BY THE VILLAGE SUN | Hallelujah!
St. Veronica’s Church has reportedly been removed from the Catholic Archdiocese of New York’s sale list — at least for now.
The St. Veronica Moving Forward Committee announced the news on Wednesday.
A commemorative Mass will be held at the church, at 149 Christopher St., between Greenwich and Washington Sts., on Mon., June 7, at 6 p.m. It will be a celebration of St. Veronica’s official sanctuary dedication that was held June 7, 1903, and also of the church’s new pastor, Reverend Jesus Ledezma.
St. Veronica’s will share Ledezma with St. Bernard’s/Our Lady of Guadalupe Church, at 328 W. 14th St., between Eighth Ave. and Hudson Sts.
The archdiocese closed St. Veronica’s as a sanctuary in 2017. Its interior has been stripped of many of its artifacts, including the organ. But the St. Veronica Moving Forward Committee has been working to keep the church part of the Greenwich Village community.
With their canon lawyer, the group petitioned the Vatican and won a favorable decision to celebrate Mass on St. Veronica’s official dedication day, as well as on St. Veronica’s February feast day. This has forced the local archdiocese to take the property off its sale list.
The Christopher St. sanctuary will also be opened during the week for meditation and quiet prayer. Meanwhile, the committee is awaiting to hear further details from the archdiocese on a long-term plan for St. Veronica’s.
St. Veronica’s interior is filled with mementoes of American and New York City history. Past congregations and pastors offered space to longshoremen to meet and organize; they placed plaques on the church’s back walls to remember those who served in America’s wars since WWI; they made the church’s lower balcony an AIDS memorial, a comforting space to mourn and remember; and they welcomed World Trade Center-dust-covered workers on 9/11 who streamed up the West Side seeking a safe place of refuge.
Terri Cook of the St. Veronica Moving Forward Committee said, “We have no idea what the interior of the church looks like and we are hoping the AIDS Memorial is intact. We will know more about the church when we see it and try to plan its future.”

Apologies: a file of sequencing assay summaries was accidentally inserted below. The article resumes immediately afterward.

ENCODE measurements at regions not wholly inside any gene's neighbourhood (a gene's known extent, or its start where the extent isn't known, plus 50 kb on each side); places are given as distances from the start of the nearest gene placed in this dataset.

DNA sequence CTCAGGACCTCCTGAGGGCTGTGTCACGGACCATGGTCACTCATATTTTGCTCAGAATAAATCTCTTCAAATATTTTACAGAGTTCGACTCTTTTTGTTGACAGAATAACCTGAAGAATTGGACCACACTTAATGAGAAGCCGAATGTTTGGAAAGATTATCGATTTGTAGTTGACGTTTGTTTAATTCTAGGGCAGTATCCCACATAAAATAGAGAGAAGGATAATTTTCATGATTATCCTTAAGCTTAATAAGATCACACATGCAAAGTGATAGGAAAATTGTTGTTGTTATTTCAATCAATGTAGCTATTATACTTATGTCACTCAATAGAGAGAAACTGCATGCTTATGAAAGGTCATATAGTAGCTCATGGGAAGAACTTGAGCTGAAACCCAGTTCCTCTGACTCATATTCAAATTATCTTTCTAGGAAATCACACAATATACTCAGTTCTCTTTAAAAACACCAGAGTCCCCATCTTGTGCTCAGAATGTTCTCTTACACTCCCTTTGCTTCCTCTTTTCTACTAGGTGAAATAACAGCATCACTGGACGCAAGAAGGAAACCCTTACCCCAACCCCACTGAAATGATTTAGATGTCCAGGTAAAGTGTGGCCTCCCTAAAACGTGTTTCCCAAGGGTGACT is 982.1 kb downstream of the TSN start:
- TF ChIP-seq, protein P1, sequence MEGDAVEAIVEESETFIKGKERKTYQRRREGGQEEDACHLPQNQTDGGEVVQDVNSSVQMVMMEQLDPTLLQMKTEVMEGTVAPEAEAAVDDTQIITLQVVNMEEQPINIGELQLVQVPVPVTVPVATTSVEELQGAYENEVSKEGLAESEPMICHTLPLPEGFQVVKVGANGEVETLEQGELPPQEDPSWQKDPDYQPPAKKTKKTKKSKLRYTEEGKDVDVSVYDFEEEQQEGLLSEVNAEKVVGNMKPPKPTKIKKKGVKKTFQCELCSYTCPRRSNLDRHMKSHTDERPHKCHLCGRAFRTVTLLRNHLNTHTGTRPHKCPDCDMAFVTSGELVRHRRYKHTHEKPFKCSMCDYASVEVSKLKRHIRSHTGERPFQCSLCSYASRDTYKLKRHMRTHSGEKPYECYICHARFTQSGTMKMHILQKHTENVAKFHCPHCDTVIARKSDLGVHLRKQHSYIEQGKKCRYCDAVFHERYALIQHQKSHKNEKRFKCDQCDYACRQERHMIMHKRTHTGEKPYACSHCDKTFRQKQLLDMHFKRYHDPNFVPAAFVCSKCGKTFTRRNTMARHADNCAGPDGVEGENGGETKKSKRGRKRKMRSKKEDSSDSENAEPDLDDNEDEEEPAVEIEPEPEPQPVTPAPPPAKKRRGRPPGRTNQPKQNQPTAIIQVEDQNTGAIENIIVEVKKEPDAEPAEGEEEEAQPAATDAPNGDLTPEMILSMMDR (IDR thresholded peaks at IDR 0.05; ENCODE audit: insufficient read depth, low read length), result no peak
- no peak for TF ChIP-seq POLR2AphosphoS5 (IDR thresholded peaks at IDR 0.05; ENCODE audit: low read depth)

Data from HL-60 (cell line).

St. Veronica’s parish, founded in 1887 in a local warehouse, laid the church’s cornerstone in 1890 at the present site and first opened a lower church for the neighborhood. On June 7, 1903, the longshoremen and their families, who had made great financial sacrifices to finish the 13-year construction project, celebrated St. Veronica’s opening with a boat trip up the Hudson River.
Valerio Orselli was a leader in the effort to convert the decommissioned Church of the Nativity, on Second Ave. between Second and Third Sts., into affordable housing. That campaign failed, though, with all 87 units of the new development project there being market rate. But he hailed the St. Veronica’s victory — and highlighted another pending struggle.
“We lost Nativity Church but have not given up the fight to redirect religious properties to their original purpose or to a purpose beneficial to our low- and working-class communities: affordable housing,” Orselli said. “Deeply dedicated folks led by Terri Cook were able to do it [at St. Veronica’s]. Now we must follow their example to ensure that St. Emeric’s, on E. 13th St. [between Avenues C and D], is redeveloped for 100 percent deeply affordable housing.”
Local Lithuanians campaigned to save Our Lady of Vilnius Church, on Broome St., off of Varick St., which was closed in 2007 due to structural damage and a shrinking congregation. They, too, reached out to the Vatican. But the church was demolished in 2015 and a new residential tower now stands on the site. Luxury condos there sell for more than $3 million.
Bravo to all who fought the good fight to save St. Veronica’s Church. Their accomplishments reflect the David and Goliath story. We need more David types who have the courage to seek justice. As Alexander Hamilton noted – “justice…is the great cement of society.”
As a parisioner of St V, and my family had been since coming from Ireland in 1906, it at one time served over 4,000 families, including those that were longshoreman on the docks.
Our family has a century of memories at that church, and it should not be demolished — as it stands as a monmument to a time in NYC, that tells a tale of history, that no other building in the West Village can tell.